Talk of Reform Brings Spike in Caribbean Crossings

ICEAs domestic and international policies shift, U.S. Coast Guard officials say a noticeable spike in illegal immigration efforts is on the rise.

When President Obama announced his executive action on immigration reform in November, some Caribbean nationals took the news as a go signal to make the harrowing boat ride through choppy and shark-filled waters to U.S. soil. The number of Haitian nationals, Dominican Republic nationals and nationals from more than a dozen other Caribbean countries are increasingly being intercepted by the U.S. Coast Guard.

In the case of Cuba—a country where the U.S. has imposed sanctions for more than 50 years—nationals who make it to U.S. soil are typically granted refugee status.  After the president’s December announcement for the normalization of relations with the Communist country, however, some nationals of that country erroneously concluded that the blanket amnesty policy would be phased out.

According to a recent story in the Washington Times, rampant rumors in the country said U.S. special immigration policies toward Cubans would end in mid January.  “The changes are merely rumors and no immediate action is pending, but they proved a powerful lure for hundreds trying the dangerous crossing,” the story says.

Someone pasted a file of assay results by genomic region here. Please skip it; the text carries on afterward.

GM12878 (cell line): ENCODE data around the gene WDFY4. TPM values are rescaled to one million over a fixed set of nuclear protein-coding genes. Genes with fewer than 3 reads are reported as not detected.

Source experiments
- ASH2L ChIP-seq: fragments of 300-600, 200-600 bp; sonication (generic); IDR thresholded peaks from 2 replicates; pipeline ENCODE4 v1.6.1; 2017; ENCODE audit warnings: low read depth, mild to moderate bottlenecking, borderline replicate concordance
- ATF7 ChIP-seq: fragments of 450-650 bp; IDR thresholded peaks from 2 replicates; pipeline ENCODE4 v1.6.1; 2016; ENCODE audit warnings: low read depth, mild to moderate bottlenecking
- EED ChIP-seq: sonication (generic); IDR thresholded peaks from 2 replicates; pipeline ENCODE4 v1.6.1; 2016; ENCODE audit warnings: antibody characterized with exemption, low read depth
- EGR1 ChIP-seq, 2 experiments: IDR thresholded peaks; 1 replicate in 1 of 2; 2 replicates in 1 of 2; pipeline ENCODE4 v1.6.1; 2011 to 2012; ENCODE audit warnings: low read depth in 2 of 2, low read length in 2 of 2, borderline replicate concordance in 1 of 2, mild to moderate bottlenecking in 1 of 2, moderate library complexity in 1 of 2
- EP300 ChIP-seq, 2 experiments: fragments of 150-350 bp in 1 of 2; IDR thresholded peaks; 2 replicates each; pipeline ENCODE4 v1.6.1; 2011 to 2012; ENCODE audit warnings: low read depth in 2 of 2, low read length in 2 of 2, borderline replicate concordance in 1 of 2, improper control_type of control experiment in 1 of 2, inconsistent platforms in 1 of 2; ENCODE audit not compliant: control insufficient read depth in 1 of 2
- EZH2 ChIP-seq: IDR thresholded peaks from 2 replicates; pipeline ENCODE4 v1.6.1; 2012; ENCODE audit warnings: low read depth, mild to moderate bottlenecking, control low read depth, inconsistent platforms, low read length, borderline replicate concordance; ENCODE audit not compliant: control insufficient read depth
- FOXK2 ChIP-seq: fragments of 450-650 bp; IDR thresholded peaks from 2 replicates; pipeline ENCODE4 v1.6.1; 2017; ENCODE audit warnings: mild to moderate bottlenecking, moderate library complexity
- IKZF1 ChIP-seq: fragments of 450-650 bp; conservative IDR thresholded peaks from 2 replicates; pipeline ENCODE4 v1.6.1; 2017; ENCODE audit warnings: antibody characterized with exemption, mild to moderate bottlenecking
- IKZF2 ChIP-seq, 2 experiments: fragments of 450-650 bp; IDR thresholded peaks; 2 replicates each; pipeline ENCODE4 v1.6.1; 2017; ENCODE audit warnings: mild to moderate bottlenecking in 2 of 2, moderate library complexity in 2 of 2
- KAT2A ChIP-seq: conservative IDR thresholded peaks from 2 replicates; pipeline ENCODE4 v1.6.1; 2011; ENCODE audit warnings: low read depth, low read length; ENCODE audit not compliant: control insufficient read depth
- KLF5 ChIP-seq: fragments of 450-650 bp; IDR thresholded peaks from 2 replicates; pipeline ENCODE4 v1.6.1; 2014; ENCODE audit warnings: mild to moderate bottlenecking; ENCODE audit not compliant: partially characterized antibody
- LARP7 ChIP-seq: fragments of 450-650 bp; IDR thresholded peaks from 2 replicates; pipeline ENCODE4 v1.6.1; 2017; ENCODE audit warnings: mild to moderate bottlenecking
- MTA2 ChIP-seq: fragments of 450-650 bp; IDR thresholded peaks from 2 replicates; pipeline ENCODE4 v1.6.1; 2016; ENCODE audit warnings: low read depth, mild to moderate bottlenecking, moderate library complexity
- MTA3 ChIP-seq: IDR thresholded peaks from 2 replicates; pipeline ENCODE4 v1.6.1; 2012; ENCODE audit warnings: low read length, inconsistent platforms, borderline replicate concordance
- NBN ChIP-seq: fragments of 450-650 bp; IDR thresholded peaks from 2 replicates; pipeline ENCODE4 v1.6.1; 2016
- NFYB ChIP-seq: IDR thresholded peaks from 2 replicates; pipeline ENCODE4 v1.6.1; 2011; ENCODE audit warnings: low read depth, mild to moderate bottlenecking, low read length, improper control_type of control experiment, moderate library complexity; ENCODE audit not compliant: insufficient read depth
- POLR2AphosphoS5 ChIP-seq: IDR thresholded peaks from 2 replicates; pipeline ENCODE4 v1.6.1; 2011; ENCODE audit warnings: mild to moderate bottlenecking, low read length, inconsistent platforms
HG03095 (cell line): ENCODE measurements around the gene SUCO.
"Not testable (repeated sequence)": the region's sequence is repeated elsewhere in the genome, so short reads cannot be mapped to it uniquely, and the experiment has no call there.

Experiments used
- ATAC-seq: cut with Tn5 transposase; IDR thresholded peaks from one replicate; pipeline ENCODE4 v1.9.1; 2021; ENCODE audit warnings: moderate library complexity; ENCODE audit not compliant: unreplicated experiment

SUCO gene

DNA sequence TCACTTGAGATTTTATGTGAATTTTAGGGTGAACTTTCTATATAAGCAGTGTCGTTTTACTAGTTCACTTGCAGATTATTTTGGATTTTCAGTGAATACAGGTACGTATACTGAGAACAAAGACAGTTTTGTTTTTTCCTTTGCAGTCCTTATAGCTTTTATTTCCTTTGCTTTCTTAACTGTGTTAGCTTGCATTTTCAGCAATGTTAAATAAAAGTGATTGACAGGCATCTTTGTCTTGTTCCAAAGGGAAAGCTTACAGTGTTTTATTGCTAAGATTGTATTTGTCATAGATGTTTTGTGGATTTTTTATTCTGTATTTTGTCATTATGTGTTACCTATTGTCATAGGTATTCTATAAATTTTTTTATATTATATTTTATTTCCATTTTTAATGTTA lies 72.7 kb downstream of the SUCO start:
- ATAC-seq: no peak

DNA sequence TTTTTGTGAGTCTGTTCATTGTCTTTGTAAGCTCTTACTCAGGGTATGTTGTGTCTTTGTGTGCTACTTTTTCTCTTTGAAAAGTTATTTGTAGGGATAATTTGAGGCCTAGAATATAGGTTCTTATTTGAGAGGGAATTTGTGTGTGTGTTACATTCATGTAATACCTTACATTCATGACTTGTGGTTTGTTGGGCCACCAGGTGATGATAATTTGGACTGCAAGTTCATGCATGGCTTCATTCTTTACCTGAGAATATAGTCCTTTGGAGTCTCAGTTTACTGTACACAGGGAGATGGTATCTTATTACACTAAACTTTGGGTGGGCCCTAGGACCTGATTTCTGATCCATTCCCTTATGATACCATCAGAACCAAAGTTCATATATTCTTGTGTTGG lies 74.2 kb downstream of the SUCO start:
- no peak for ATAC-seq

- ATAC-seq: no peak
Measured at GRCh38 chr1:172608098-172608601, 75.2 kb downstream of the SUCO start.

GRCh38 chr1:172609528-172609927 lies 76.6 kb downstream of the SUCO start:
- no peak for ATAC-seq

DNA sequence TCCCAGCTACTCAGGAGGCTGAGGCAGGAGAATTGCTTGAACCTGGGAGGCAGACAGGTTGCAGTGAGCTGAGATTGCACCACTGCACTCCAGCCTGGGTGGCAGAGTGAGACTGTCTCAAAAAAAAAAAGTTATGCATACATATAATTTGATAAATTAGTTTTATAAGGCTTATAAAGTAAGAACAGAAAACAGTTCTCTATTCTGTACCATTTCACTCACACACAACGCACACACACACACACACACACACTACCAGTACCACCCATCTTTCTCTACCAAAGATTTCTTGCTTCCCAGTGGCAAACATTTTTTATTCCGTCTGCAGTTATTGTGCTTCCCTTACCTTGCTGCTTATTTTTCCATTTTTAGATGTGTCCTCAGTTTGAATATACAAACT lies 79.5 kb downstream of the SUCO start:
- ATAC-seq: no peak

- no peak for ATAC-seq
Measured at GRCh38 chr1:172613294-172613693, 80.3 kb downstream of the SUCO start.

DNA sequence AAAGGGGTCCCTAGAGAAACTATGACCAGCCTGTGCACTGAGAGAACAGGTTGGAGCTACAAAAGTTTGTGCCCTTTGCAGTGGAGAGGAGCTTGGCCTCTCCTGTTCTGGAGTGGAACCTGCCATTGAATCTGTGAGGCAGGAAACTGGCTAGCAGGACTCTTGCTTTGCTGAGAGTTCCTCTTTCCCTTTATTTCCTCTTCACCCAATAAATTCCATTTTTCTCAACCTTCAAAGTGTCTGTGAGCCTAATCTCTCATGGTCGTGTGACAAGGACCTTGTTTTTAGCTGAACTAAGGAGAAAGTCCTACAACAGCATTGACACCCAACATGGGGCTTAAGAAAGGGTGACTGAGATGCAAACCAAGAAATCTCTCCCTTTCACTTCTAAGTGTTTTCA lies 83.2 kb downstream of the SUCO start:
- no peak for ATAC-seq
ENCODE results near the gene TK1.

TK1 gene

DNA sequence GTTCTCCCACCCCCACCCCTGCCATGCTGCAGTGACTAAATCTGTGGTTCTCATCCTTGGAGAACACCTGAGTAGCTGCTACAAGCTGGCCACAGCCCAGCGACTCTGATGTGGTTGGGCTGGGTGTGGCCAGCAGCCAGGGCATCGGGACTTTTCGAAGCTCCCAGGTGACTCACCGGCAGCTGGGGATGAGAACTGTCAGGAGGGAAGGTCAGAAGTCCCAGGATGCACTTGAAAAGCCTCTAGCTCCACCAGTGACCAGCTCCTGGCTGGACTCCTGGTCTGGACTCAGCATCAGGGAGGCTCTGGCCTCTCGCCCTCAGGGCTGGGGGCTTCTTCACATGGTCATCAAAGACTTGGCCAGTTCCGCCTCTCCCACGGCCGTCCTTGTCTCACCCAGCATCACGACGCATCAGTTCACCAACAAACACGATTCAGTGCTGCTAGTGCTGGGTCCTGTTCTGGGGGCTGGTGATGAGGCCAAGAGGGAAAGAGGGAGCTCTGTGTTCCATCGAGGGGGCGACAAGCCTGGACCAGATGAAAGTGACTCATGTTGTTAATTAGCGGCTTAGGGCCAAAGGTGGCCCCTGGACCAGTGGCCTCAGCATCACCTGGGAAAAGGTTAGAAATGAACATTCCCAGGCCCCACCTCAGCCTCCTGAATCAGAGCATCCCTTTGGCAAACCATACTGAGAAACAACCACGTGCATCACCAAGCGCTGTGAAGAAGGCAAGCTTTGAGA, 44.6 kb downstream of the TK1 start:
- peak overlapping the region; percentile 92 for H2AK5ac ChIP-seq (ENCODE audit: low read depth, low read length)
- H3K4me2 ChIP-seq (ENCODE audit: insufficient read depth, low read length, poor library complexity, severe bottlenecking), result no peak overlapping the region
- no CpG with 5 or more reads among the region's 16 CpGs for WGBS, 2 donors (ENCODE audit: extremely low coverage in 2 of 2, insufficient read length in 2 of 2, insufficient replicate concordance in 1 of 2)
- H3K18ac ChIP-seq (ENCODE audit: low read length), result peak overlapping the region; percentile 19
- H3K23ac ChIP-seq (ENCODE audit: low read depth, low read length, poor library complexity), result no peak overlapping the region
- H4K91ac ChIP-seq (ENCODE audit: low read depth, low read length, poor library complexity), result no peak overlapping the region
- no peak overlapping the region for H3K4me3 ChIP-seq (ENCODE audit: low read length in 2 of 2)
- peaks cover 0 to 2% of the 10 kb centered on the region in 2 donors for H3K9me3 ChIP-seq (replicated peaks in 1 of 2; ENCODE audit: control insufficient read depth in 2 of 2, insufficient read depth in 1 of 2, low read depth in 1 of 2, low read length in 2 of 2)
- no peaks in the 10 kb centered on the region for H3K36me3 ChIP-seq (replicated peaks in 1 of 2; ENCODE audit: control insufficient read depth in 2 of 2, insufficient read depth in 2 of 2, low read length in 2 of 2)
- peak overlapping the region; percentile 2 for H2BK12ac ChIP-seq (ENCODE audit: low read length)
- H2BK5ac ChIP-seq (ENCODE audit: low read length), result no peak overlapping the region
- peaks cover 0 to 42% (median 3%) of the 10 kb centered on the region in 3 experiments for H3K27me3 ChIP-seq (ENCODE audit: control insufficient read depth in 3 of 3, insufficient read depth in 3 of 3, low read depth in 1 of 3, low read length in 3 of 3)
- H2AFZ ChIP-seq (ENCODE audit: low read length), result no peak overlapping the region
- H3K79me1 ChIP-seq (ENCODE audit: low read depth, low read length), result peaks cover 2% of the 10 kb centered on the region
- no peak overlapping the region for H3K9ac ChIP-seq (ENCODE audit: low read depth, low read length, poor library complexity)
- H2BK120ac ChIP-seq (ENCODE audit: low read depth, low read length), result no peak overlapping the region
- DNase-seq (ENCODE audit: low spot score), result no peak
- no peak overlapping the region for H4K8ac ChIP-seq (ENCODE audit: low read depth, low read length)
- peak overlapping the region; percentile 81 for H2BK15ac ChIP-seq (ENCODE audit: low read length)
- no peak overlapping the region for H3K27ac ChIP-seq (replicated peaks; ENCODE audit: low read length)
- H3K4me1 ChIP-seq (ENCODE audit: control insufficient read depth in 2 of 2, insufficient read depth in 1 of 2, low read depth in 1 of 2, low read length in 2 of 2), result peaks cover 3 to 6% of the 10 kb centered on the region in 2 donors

In the fiscal year that ended on September 30 of last year, the Coast Guard reports it has captured, intercepted or otherwise chased away 5,585 Haitians, 3,940 Cubans and several hundred from the Dominican Republic and other Caribbean countries. For the fiscal year that began October 1 of last year, around 1,920 mostly Cuban and Haitian migrants have been intercepted by the Coast Guard.

Reports say regional smuggling operations can range anywhere from individuals to sophisticated networks. Vessels with hopeful migrants are often overcrowded, unsanitary and highly dangerous

Capt. Mark Fedor, chief of response for the Coast Guard’s 7th District, told one news outlet, “The Coast Guard strongly discourages attempts to illegally enter the country by taking to the sea. These trips are extremely dangerous.”